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Can this little Ever-Ready be fixed

71A3A8A7-77D6-4CE3-89EC-3A5DBE4EECC2.jpeg 777C93E5-1E45-46AB-882A-B0159B0B5817.jpeg 78E940EB-3E7B-49EC-9055-8C8B9DD478DF.jpeg i acquired a bunch of straight and other razors at a yard sale. I was really excited about this one — I think it’s a Junior Lather Catcher (please set me straight) - but when. I used it, I noticed the blade was not holding firm. Inside, a flexible tab in the left side is broken and that’s the culprit.

Can it be fixed? Other thoughts?

Not familiar with this particular model but don't the blade stops and tabs hold the blade in place? Or is the broken tab the one that pushes the blade down?
Ah I see. I have an old lather catcher with the same problem. Could you somehow wedge a piece of metal between the back of the razor and the back of the blade to push against the blade when closed?
If you get on the Straight Razor forum, and search "riveting", you'll find out how to peen your own little brass rivets.

For your razor:
1) Gently pry the sides away from the retaining pins, and pop the top off.
2) Using a 1/16" bit, drill out the rivets.
3) Get these:
1/16" x 5/8" brass rivets round head snap head | eBay
4) And this: https://www.amazon.com/dp/B009RLGF1Q/ref=dp_cerb_2 (I prefer the chasing hammer to the peening, unless I get to inspect the hammer in person.)
5) Get a piece of modestly thick (~22gauge) stainless flat stock from Ace Hardware:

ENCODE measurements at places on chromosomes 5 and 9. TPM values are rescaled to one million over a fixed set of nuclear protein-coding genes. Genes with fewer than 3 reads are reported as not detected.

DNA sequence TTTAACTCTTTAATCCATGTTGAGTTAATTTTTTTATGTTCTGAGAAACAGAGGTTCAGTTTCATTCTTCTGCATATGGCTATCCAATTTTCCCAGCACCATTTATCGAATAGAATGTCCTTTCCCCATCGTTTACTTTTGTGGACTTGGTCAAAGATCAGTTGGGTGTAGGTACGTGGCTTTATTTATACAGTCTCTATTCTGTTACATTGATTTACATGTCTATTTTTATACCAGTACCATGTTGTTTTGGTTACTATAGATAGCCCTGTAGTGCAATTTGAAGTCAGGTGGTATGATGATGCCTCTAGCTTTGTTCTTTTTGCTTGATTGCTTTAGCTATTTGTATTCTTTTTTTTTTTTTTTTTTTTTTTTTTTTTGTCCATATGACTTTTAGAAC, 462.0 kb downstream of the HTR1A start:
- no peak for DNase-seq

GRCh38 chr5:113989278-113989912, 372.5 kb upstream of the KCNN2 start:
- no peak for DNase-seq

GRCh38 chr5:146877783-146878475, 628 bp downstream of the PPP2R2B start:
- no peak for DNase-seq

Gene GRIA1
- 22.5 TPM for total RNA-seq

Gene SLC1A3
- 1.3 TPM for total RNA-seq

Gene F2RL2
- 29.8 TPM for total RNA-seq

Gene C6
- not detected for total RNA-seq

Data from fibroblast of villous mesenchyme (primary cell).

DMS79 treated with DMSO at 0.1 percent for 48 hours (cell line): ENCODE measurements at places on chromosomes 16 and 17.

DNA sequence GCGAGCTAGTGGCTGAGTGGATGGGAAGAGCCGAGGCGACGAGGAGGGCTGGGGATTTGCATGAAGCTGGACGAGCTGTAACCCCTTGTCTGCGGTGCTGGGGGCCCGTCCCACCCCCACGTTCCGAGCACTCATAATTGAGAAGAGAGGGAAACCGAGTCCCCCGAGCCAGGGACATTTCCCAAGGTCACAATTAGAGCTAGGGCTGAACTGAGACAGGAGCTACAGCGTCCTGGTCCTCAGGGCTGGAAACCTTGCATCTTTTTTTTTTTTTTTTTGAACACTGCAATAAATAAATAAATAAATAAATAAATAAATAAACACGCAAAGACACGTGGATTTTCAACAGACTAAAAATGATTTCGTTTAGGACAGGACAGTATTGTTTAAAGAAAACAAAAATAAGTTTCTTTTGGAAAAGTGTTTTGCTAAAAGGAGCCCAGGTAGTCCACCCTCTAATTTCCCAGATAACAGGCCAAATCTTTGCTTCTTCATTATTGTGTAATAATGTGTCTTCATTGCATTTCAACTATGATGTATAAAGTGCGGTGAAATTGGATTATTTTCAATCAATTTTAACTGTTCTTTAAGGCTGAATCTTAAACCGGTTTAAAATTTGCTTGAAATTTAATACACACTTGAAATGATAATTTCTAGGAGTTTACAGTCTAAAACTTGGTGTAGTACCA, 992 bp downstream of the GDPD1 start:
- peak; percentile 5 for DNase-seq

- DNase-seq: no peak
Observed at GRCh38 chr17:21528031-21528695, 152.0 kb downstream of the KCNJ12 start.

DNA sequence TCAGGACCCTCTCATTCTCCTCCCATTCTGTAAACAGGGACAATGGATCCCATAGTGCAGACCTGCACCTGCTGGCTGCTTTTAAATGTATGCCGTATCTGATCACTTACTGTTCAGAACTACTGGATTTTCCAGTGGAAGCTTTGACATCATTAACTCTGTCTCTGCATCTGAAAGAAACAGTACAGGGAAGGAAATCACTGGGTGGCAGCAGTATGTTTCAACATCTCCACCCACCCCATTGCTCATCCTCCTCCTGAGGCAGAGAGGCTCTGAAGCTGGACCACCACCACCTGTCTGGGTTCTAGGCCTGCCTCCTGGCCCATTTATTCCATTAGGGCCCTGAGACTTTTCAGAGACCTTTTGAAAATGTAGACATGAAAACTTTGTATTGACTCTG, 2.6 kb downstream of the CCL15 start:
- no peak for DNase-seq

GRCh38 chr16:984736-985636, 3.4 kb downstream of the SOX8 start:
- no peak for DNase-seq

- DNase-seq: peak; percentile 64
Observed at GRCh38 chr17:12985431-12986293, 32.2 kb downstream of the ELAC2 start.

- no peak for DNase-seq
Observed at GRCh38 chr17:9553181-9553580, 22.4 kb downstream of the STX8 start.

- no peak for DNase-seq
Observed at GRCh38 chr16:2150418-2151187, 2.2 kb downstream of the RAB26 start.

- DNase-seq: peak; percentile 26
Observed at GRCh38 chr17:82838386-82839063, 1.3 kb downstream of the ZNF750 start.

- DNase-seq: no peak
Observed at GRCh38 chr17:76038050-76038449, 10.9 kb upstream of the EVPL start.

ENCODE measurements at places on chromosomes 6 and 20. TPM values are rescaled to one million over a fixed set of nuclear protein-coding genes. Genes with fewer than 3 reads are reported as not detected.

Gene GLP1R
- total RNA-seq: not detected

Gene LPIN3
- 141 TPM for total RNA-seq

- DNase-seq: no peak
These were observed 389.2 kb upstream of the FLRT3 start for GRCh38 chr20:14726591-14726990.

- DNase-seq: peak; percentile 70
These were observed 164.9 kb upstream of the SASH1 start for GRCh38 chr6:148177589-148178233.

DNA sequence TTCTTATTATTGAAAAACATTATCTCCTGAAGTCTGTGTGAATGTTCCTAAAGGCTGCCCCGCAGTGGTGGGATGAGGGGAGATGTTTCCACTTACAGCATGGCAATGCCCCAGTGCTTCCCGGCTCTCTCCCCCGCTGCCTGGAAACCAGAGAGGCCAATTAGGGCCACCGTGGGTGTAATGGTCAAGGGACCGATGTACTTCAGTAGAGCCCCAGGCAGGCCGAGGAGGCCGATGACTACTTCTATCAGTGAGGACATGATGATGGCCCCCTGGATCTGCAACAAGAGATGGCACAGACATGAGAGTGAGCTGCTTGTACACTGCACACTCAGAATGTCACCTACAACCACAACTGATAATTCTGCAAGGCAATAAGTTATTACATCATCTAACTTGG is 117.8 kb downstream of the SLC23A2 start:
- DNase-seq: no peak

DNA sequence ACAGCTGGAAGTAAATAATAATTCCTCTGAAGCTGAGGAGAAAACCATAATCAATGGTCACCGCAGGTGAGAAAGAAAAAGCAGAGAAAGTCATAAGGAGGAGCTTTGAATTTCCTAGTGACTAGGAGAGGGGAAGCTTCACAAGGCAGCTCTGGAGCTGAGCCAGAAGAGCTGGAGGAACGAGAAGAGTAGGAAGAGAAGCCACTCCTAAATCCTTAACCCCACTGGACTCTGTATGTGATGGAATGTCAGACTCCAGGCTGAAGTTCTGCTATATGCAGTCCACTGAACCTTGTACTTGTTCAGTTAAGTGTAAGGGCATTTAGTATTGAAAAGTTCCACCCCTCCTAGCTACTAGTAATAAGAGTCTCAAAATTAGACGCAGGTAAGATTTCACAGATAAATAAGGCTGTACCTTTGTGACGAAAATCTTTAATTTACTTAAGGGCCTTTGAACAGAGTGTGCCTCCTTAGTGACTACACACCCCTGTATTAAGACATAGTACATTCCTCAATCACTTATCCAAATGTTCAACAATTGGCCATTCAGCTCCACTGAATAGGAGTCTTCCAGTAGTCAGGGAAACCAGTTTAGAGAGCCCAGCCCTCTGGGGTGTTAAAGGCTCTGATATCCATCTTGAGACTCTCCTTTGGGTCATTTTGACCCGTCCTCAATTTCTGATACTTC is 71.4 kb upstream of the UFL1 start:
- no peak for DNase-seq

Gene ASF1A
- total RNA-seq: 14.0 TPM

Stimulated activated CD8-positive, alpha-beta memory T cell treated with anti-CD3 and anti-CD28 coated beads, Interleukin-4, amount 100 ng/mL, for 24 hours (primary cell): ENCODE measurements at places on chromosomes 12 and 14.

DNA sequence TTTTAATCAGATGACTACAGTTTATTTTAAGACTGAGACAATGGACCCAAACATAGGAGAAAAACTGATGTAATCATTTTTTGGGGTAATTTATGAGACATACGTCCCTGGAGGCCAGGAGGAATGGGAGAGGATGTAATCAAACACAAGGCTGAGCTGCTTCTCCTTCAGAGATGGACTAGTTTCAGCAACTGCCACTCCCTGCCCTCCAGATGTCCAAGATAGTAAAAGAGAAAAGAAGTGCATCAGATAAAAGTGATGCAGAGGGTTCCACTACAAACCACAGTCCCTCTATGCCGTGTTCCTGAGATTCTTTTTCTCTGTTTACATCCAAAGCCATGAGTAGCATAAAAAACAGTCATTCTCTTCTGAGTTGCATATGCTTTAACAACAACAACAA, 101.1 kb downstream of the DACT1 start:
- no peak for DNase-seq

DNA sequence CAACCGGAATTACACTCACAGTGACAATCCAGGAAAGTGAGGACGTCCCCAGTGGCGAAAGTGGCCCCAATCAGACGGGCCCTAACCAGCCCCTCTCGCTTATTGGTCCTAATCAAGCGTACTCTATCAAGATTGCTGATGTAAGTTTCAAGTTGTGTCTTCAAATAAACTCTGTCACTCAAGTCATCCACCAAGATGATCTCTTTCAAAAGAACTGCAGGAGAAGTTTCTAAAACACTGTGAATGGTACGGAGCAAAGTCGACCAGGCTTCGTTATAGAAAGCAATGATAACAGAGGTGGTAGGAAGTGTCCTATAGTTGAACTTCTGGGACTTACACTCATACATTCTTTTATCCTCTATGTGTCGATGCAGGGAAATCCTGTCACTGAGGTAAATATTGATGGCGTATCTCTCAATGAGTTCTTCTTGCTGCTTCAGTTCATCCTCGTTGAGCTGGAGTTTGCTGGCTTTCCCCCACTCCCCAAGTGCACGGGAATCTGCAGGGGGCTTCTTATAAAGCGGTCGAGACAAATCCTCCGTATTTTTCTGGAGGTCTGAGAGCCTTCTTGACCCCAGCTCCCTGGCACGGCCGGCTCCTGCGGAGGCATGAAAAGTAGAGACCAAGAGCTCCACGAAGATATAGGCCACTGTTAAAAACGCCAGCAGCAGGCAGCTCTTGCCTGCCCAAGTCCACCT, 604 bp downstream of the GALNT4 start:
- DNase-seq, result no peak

K&S 1/2 in. Stainless Steel Strip - Ace Hardware
6) Using a Dremel and pliers, cut a piece of steel roughly the same size as the spring. Use a cut-off wheel as a grinder, and shape it to approximate the original. Gently, bend into the original shape. Drill the rivet holes (use the original as a template.)
7) Trim your rivet stock to about 2-3mm longer than needed.
8) Place the rivet with the formed head facing inward, and using a nylon punch as a backing block, begin your peen tapping to form the rear head.

It takes practice. Yes, you can do it. It will take you a couple of hours the first time, but after you do it 3 or so times, it will be 40 minutes to an hour, depending on what you're restoring.:001_cool:

Sorry, I didn't notice the older hinged head on yours. It should still be possible to gently bend things to remove the top. Just take your time.
That looks like the 1914 Little Lather Catcher; it's well worth finding one in good condition if you can't repair yours. I prefer mine over the various 1912 iterations and the Micromatics.